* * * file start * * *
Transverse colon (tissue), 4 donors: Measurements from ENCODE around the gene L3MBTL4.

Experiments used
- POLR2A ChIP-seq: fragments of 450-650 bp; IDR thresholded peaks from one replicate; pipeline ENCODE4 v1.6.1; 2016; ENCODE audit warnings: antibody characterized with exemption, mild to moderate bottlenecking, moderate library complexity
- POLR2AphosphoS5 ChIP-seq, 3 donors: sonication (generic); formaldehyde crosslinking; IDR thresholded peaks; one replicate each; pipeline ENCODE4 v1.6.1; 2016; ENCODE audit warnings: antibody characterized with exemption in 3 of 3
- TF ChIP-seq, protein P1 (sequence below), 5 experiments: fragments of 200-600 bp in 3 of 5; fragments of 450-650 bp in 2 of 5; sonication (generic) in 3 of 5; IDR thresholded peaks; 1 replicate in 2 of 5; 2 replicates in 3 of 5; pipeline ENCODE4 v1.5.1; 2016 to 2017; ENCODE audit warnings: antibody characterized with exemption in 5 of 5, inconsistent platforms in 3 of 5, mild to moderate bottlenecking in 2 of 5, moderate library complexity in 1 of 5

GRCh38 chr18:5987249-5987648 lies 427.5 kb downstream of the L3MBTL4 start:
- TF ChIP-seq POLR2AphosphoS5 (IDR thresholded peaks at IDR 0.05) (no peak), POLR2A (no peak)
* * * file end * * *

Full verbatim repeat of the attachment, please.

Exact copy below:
Transverse colon (tissue), 4 donors: Measurements from ENCODE around the gene L3MBTL4.

Experiments used
- POLR2A ChIP-seq: fragments of 450-650 bp; IDR thresholded peaks from one replicate; pipeline ENCODE4 v1.6.1; 2016; ENCODE audit warnings: antibody characterized with exemption, mild to moderate bottlenecking, moderate library complexity
- POLR2AphosphoS5 ChIP-seq, 3 donors: sonication (generic); formaldehyde crosslinking; IDR thresholded peaks; one replicate each; pipeline ENCODE4 v1.6.1; 2016; ENCODE audit warnings: antibody characterized with exemption in 3 of 3
- TF ChIP-seq, protein P1 (sequence below), 5 experiments: fragments of 200-600 bp in 3 of 5; fragments of 450-650 bp in 2 of 5; sonication (generic) in 3 of 5; IDR thresholded peaks; 1 replicate in 2 of 5; 2 replicates in 3 of 5; pipeline ENCODE4 v1.5.1; 2016 to 2017; ENCODE audit warnings: antibody characterized with exemption in 5 of 5, inconsistent platforms in 3 of 5, mild to moderate bottlenecking in 2 of 5, moderate library complexity in 1 of 5

GRCh38 chr18:5987249-5987648 lies 427.5 kb downstream of the L3MBTL4 start:
- TF ChIP-seq POLR2AphosphoS5 (IDR thresholded peaks at IDR 0.05) (no peak), POLR2A (no peak)